Vacation time can be exhausting… in a good way! So many flight options, routes, schedules, baggage fees, plane meals 🙁
Once landing at the destination, so much good food! Damn my diet!
In my case, so many beaches to visit, with a lot of activities like snorkeling, parachuting, tanning, beach massage, walking, swimming, paddle boarding =0)
Vacation time offers a lot of physical yet relaxing time that cleanses the mind from our life’s routine and turns the body into a fun machine, ready to go from one activity to the other, with enough energy to enjoy and rejoice without limits. Sleeping becomes a wonderful time to quickly recharge and restart the cycle the next day, looking forward to a new sunrise, new food, new activities, new relaxation, new exhausting… challenging… exhilarating… fun.
Learning while being on vacation is not optional. We learn new places, new tricks to our gadgets in order to capture those moments. We learn the limits of our bodies, when tasting new local foods and drinks (this, while fun, can come with a toll).
This is what I learned while on vacation:
How to operate a GoPro camera.
How to use the panning function on my cell phone
I tasted new versions of the seafood I grew up on
How to listen to controversial family conversations without interjecting (this is a tough one)
Going back home is always an opportunity to relearn, because time produces change… change in our minds, in our bodies, in our families, in our old friends, in our neighbors.
Learn while you’re on vacation. It’s always fun… it’s always exciting… it’s always beneficial.
There’s no perfect time for learning. No perfect place, website, school, group of people, weather or learning style. There’s only desire. Desire to become a better version of ourselves every day, without constraints, predisposition or outdated traditions. When we let go old ideas like “you can’t teach an old dog new tricks”, or “if ain’t broken, don’t fix it”, we liberate ourselves from limits imposed by people no smarter than us. We then jump into a world of possibilities that allow us to exercise the only muscle of the body that doesn’t get tired, but instead becomes stronger every time we feed new information to it.
And it’s right there, inside our brains, where the seed of desire originates. It’s a small idea, a simple thought, a short statement that makes all the difference: I can do it.
Mark Twain said: If you believe you can do it, you’re right. If you believe you can’t, you’re also right.
Simple, yet challenging. Clear, but scary.
So, It’s not a matter of luck, at least not in the form of unexpected good fortune, but a quest, a resilient desire to continue the journey of learning while finding time, resources and the perseverance to confront the obstacles ahead and be ready to experiment, create, try, fail and repeat until the goal is accomplished.
Another toxic idea is this: “everything has already been invented”. This suggests that creativity and invention are not needed anymore, and that we must simply consume everything around us, with no hope to improve. But this mindset produces lack of progress and stagnation, and keeps us from investing in ourselves, which is necessary to keep finding new goals, new ideas, new dreams.
Let us have a Summer of learning, and keep extending such learning journey forever. It will make us better, and it will make the world better!
How we view the world will always predispose us to adopt points of view that are unique, unmatched and easy to confront when our reality is threatened. When our paradigms are challenged, our reaction can be unpredictable. There is nothing more comfortable than our comfort zone, and if that’s in danger, we will jump.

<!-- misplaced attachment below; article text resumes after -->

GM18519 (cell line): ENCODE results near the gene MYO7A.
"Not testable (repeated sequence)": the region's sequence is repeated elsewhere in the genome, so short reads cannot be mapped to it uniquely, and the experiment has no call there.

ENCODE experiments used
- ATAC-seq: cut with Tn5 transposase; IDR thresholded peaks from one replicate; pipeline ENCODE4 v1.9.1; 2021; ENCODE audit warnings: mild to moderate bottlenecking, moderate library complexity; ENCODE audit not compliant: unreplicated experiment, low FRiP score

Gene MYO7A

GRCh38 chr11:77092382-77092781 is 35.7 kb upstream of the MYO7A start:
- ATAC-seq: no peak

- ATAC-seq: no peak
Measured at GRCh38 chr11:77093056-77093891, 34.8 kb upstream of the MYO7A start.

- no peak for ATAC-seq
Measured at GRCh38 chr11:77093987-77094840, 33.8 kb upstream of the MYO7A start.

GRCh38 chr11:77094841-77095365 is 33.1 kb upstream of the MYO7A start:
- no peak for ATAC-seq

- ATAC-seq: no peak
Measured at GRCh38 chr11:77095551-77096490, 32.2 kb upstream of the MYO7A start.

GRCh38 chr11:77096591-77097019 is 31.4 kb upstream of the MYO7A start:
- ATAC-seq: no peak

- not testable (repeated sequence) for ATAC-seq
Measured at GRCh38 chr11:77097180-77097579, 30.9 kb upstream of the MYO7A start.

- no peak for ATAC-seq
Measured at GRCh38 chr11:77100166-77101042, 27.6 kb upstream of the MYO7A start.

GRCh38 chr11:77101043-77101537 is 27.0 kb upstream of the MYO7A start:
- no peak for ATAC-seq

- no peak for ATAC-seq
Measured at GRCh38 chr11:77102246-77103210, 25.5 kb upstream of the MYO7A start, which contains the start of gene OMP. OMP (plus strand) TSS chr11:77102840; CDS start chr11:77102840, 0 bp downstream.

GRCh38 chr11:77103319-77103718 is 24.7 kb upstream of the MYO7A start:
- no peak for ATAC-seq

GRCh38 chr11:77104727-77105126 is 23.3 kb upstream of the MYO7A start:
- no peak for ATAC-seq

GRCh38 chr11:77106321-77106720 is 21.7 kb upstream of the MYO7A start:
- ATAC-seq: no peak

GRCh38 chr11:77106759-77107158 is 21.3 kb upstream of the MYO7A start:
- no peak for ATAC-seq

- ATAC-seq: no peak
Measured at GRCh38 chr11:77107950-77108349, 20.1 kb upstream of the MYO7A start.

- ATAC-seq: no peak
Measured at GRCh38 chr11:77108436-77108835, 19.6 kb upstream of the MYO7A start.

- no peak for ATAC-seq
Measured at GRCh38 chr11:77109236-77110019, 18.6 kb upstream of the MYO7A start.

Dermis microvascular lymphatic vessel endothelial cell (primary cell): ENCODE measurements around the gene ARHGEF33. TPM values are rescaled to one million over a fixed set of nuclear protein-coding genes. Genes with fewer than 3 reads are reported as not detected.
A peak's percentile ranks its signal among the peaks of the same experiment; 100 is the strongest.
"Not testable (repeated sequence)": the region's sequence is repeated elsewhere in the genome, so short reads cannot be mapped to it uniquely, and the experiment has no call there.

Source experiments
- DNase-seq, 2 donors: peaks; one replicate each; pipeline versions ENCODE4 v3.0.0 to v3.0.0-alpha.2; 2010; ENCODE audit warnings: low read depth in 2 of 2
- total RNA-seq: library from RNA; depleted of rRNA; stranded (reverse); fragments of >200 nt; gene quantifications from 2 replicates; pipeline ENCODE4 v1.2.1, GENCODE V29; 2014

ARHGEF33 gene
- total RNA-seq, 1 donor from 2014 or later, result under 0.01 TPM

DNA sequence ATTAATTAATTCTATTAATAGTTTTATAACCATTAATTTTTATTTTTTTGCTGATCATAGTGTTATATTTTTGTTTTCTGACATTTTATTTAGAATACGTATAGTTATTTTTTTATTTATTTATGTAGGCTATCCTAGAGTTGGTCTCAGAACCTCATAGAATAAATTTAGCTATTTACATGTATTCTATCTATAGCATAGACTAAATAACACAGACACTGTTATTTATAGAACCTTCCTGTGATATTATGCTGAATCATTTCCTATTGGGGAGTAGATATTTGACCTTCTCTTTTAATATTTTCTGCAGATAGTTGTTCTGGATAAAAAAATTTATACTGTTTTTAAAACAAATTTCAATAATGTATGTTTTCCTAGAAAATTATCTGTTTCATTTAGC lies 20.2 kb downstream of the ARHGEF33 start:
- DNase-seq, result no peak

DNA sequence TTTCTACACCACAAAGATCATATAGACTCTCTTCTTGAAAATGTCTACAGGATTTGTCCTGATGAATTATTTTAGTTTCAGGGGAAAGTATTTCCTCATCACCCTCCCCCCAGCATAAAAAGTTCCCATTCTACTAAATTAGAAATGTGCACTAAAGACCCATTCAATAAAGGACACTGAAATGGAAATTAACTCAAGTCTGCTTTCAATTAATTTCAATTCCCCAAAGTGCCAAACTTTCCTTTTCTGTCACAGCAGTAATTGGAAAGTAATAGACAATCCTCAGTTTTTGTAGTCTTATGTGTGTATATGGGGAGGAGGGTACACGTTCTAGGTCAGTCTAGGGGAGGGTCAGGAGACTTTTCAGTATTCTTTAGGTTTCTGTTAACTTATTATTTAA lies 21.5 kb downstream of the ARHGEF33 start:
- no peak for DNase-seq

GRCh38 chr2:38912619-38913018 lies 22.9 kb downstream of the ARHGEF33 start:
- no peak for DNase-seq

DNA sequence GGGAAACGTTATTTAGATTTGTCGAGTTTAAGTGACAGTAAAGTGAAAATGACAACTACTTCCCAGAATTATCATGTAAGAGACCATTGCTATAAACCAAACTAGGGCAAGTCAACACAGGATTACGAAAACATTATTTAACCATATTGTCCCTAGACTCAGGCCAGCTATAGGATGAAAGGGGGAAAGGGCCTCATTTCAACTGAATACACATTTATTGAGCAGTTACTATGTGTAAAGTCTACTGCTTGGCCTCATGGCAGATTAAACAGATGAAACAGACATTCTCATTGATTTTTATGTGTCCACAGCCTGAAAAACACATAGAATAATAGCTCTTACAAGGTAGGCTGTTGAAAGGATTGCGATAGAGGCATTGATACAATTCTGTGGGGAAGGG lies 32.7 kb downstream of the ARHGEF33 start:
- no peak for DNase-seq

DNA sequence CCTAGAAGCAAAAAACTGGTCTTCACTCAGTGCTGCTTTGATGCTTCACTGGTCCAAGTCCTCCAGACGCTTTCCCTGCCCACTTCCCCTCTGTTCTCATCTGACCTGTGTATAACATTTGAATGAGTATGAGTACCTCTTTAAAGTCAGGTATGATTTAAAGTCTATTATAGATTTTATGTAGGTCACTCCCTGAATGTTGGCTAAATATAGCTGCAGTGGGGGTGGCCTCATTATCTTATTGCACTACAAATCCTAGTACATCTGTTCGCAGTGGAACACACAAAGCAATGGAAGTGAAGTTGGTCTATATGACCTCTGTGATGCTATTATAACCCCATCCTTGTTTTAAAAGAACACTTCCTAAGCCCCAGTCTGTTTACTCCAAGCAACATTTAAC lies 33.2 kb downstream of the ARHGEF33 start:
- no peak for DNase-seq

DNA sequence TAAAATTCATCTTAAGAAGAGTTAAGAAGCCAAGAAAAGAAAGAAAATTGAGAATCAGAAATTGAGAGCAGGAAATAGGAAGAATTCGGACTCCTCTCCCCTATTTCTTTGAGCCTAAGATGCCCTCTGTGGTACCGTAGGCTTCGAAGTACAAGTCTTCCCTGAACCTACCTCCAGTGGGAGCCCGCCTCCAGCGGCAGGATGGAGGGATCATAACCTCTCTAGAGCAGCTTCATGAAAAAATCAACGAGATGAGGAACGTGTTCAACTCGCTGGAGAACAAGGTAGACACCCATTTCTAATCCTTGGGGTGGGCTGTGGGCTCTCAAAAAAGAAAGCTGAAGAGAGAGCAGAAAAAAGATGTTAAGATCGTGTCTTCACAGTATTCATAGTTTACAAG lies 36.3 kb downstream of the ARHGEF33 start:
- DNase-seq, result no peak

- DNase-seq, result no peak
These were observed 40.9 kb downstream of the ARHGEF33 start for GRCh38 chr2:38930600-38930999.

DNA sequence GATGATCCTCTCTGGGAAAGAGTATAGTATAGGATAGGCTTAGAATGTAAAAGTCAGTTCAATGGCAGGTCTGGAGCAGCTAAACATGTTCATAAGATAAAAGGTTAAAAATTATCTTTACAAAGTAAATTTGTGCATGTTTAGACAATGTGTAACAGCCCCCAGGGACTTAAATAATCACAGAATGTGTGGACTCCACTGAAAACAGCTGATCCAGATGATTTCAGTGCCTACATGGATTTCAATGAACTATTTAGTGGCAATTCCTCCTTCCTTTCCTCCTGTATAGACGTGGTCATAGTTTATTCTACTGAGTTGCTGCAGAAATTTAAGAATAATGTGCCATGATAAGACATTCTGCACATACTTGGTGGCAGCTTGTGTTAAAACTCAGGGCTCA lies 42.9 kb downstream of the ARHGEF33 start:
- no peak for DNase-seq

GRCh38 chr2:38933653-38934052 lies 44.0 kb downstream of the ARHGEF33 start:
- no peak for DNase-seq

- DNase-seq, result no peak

But… in the current state of our civilization, such mindset can be worth only a few moments in memory, and then it could turn into a quick transition to irrelevance. Even though being intolerant can cause annoyance, the person that irradiates this character is doomed to quickly become ostracized and ignored.
Opposite mindsets have historically led to chaos in many forms, and the ultimate impact is at a world wide level. Sometimes the point of view of a single individual dragged others to a situation that could be prevented easily without escalation.
The existing chaos in our world is the result of our own turmoil. There are problems where we want to see problems, and there are no problems where we want to ignore them.
Selective chaos… chaos created by me… by you… and you… and you.
The truth is, if you and I stop defending our paradigms so passionately, and focus on the context of them, we would have a great opportunity to understand each other better, and would be able to confront them without prejudice and with an open mind.
Understanding the motif behind a paradigm allows for a holistic view of the paradigm’s owner. And that helps the counterpart to think before reacting to it.
If we stop seeing only problems, and instead learn to appreciate each other’s paradigms, that will lead to a compassionate way of thinking and to a better interaction among our peers, family members, loved ones, enemies and strangers… because that’s what the world needs… compassion.
Compassion requires knowledge. When we pursue knowledge, the road can be interestingly challenging, but the journey is filled with insights that make it valuable and totally worth it.
Do you care to share your paradigms? I’m open to share mine.
During our scholar life, earning a title or degree is something that becomes a life goal. To be able to say that one is an engineer, a doctor, a lawyer, or some new ones like entrepreneur, or knowledge worker, is the carrot in front of us that drives us to learn as much as we can in order to achieve the status of an expert in any field.
While there’s nothing wrong with becoming an expert, the problem is when we assimilate such title as the end of the learning process, like we don’t need to learn more, like it’s time for those behind to catch up to us and for us to just laid down and enjoy being called such titles. The worst of the worst… being incapable to say “I don’t know” when blubbering about a topic and ending up like a fraud in everybody else’s mind.
When we’re students we’re hungry for knowledge, asking all sorts of questions, trying to master the discipline that will get us the coveted degree of something, with minor in something else. And this is a life event to be proud of, no question there and nothing wrong with that.
However, the real merit of becoming an expert is not the fact of being an expert itself, but the journey that the person had to go through to get there. Such momentum must not stop after graduation, it has to continue to purse the next phase, status, step on the ladder, or any other tag or label that we pursue. Some of the most approachable people do not hold fancy degrees of credentials, but they are learners that enjoy being students at any stage in their life.